Some recent articles in business pubs and in SUAS News indicate that most of the “Drone Team” left at GoPro has been given their walking papers.
A valid guess would be that Holiday Sales indicated there is no future in this dated product. This has been, of course, our prediction (guess?) all along due to the way GoPro went about creating and marketing this machine. Predictions were made for 100’s of millions in Revenue when the reality is probably 10% or less of that. Furthermore, reliability is coming into question….lots of crashes and “flyaways”. Our earlier article lays out much of the cas against the GoPro Karma.
GoPro stock has hit a new low – investors have now lost well over 90% of their money from the peak prices.
Karma was rumored to be based on the same basic code (Pixhawk) as the 3DR Solo). Although it’s not my favorite saying, when it comes to the “band of merry men” who make up the “3DR Crew”, many of whom worked also on Karma (and now are on to other ventures), it’s time to “stick a fork in it”. After all, it’s hard to imagine going to a job interview and explaining how your departments lost hundreds of millions of dollars….and then saying “hire me”. For whatever reason(s) the lack of organization, focus and capabilities, etc. has made this “open source” flight controller team into an evaporating force which is now trying to sell $150 toy quadcopters that break after a couple hours of flight. No doubt sooner or later someone will “get it”. On one hand they got rid of Colin Guinn, perhaps the largest exaggerator and therefore poorest marketer in the bunch. But the top management still remains – specifically Chris Andersen. If I were in his shoes I would just admit to myself “hey, I’m not a CEO, I’m not an engineer and I don’t know how to manufacturer”. He did fine as a writer and editor/[publisher and that might be a great place to fall back upon.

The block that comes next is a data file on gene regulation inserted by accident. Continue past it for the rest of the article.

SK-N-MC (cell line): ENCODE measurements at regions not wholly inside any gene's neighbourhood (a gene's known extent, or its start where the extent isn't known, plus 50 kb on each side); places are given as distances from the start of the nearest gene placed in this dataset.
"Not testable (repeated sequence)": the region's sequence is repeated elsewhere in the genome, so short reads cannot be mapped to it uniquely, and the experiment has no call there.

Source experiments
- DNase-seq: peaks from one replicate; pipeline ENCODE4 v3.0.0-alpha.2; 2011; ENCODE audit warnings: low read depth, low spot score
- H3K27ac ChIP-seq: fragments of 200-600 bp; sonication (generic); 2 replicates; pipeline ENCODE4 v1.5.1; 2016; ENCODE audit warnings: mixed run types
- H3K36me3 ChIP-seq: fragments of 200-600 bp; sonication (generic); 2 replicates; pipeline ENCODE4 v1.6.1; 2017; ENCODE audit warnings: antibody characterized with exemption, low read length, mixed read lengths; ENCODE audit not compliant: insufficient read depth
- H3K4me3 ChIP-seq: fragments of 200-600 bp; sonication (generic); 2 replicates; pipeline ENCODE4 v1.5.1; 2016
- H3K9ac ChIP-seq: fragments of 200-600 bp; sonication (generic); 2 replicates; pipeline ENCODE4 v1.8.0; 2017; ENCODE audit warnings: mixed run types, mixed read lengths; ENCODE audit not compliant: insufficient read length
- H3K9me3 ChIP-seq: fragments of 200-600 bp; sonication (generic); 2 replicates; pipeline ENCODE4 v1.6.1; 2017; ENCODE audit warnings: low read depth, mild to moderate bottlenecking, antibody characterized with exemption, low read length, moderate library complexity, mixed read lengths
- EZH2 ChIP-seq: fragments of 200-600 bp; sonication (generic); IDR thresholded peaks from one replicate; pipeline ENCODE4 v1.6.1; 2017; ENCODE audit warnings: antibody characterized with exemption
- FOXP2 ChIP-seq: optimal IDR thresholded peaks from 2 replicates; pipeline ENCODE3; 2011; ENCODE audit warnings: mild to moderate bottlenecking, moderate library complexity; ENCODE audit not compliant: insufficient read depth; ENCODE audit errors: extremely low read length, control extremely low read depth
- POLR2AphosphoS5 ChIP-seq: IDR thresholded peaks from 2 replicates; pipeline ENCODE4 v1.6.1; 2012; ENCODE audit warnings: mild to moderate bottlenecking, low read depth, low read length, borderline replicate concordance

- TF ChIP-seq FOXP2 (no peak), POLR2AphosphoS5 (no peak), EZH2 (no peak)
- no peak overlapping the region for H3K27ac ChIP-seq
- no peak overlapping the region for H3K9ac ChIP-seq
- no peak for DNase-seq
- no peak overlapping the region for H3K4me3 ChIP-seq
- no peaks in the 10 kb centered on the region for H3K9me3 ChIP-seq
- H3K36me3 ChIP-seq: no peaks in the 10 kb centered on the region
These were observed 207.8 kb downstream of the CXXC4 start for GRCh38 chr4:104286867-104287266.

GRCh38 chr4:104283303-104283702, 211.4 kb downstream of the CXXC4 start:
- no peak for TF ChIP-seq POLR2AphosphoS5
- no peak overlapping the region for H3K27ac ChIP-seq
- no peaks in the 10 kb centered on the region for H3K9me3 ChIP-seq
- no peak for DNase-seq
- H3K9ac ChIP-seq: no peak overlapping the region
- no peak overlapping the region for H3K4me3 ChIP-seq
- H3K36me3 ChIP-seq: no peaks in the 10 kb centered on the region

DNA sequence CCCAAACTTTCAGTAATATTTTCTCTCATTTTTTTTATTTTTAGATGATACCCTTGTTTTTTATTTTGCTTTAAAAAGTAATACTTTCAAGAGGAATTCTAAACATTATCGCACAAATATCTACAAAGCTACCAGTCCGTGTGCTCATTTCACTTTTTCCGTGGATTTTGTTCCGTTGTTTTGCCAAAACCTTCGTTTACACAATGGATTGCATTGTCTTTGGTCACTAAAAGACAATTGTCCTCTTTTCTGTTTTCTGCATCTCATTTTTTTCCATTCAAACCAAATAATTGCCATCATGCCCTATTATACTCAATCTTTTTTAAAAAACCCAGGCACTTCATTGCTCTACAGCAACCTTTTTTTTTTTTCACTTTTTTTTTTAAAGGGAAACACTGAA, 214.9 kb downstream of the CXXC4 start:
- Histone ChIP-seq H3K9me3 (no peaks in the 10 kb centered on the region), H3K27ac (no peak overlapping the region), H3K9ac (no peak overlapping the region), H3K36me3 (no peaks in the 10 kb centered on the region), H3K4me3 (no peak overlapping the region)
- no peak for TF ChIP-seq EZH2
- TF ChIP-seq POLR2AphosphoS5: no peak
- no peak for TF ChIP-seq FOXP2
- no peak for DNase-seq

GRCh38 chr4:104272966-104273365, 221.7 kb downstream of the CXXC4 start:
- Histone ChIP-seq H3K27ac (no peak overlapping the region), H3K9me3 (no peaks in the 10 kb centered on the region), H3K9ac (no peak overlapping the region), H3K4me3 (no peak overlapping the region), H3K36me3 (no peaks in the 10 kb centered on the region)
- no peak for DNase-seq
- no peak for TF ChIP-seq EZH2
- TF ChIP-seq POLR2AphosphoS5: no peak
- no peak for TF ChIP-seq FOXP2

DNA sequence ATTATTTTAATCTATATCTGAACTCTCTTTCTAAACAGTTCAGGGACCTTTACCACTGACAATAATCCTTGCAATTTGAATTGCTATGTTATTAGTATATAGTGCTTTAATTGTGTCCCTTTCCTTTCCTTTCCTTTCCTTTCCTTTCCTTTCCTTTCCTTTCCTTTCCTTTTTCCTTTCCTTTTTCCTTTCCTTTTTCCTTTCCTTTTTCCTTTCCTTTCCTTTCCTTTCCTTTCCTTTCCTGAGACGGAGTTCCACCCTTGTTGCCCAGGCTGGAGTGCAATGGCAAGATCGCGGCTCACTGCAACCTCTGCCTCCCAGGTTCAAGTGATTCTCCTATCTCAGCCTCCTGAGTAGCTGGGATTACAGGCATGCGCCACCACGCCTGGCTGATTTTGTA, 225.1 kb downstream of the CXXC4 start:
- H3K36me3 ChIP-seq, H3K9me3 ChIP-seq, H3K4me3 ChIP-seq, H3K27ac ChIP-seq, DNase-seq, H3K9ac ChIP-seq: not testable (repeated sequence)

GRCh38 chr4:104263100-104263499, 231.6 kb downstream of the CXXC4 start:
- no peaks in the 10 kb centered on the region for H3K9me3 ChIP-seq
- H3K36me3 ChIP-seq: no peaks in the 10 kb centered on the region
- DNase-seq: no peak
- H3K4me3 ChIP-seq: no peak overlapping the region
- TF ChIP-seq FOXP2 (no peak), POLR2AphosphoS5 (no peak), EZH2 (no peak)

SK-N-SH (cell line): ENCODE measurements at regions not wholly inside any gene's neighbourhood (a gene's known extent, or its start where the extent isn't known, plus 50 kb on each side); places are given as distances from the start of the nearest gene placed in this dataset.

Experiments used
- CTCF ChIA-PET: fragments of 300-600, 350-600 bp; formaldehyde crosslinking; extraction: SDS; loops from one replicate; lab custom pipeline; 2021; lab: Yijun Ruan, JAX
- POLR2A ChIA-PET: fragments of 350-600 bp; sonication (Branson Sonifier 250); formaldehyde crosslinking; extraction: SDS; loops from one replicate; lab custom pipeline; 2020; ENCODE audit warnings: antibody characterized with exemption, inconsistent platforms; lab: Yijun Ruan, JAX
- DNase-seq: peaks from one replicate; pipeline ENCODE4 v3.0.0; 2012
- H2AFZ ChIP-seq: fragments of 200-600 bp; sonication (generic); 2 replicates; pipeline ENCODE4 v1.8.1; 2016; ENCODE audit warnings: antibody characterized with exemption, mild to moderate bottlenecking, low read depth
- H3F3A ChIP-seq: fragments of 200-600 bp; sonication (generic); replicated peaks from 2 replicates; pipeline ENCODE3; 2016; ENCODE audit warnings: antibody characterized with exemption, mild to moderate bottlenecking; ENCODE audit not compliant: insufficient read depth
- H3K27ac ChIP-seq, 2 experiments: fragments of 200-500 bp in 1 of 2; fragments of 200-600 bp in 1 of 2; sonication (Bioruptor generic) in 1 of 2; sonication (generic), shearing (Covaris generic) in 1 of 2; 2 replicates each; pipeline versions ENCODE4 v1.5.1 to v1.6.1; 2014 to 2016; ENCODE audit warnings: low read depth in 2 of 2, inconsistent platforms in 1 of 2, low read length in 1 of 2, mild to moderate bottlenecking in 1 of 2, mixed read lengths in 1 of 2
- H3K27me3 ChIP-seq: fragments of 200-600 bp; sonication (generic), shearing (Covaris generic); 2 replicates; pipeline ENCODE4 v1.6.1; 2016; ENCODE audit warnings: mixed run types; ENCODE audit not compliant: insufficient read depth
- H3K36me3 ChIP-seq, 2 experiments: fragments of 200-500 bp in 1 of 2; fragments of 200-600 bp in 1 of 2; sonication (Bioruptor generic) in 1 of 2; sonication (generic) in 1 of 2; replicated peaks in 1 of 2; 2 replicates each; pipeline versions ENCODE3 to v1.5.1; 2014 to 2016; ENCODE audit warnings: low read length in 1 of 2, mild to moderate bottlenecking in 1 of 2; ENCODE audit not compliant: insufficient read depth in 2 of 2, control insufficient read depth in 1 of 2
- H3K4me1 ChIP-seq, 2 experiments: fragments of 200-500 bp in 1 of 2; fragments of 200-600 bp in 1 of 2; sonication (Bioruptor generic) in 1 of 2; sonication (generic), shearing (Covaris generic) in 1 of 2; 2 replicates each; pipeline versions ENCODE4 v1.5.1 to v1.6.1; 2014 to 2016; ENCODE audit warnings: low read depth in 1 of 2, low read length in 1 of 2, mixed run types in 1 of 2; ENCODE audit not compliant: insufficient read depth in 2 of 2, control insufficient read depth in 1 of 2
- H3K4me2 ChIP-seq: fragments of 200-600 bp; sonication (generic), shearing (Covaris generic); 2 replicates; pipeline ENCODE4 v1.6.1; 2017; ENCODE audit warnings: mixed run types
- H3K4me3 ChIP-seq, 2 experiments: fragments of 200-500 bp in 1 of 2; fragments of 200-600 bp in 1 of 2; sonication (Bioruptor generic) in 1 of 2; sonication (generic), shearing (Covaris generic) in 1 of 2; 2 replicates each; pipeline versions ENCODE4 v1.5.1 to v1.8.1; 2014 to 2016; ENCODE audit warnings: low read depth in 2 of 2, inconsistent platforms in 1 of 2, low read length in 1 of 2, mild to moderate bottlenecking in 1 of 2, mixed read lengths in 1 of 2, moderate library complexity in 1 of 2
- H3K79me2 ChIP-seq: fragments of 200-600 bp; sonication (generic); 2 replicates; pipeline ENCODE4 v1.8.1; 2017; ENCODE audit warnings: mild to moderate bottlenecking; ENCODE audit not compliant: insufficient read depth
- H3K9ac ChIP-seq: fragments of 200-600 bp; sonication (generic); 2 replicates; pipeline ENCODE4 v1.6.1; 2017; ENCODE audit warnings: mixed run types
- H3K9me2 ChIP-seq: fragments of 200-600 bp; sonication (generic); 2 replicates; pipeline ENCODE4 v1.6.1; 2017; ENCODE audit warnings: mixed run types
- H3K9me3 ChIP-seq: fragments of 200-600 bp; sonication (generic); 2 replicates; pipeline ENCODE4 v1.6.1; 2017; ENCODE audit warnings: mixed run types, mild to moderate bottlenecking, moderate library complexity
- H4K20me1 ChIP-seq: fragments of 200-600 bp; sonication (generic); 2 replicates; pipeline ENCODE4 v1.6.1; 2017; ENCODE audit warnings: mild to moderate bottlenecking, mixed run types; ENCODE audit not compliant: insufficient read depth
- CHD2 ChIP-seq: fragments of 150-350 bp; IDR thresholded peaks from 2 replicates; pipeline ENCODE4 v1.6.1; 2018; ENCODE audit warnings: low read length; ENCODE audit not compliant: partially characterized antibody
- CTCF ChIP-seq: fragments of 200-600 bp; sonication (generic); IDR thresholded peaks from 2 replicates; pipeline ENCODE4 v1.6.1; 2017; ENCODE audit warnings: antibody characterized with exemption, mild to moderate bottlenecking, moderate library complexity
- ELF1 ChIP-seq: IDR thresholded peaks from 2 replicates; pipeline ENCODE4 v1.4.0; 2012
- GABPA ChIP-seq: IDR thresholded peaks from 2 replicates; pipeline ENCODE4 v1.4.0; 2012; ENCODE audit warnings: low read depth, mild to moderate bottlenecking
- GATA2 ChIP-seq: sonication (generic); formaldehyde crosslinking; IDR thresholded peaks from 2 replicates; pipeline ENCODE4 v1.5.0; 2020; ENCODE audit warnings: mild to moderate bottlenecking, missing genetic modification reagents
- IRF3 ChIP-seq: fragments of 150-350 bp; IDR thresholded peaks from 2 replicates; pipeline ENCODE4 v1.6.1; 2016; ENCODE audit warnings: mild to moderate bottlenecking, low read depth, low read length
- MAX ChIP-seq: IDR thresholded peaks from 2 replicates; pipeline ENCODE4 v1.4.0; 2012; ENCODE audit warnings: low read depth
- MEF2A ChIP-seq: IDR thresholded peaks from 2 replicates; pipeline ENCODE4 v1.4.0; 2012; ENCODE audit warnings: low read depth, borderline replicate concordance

Sooner or later I expect some decent stuff to come out of PX4 and those project – but, wow, by the time this happens we will be talking decades….not seasons or years. Also, it is unlikely that the stuff will have any features not already commercially available. Maybe Google can take over the project and make something of it???
In any case, we are now at the point where there is effectively one major manufacturer of consumer drones – DJI. Parrot has some market share around the edges and Autel and Yuneec are still selling a few unit (very few in some cases). It’s hard to imagine either establishing a sustainable biz model without some major financing or changes.
DJI Still may not have more than 70% of the market – but that is simply because there are 100’s of models making up the other 25%. Looking at it inversely, other than toys, I see Parrot and perhaps a few others (we will study after CES) being the only possibilities for profitable consumer drones (toys excluded).
We always wish success on everyone…unfortunately, wishes are not enough. It’s a sad commentary on affairs in the USA when we are incapable of building and supporting a functioning unmanned aviation industry.
GoPro is now effectively a single product company – with a single product that is out-of-style and which very few people ever need to replace. Their messaging indicated that Karma was the beginning of a varied product line that would easily propel sales into the billions of dollars and bring back growth. Sadly, there is almost nothing more that can go wrong with this company. The stock is almost worthless and, even at that price, it’s unlikely to be acquired at a decent value. Nick himself (CEO) has nothing to worry about, having sold a BIG chunk of his stock early in the game….he can continue to build the 170 Ft. Yacht he is working on and fly around in private jets with his “bros”.
Whether GoPro survives or not, expect to see Nick pumping his next new billion dollar idea. Americans might like a winner, but based on Trump, 3DR, GM, GoPro and others they love losers also…..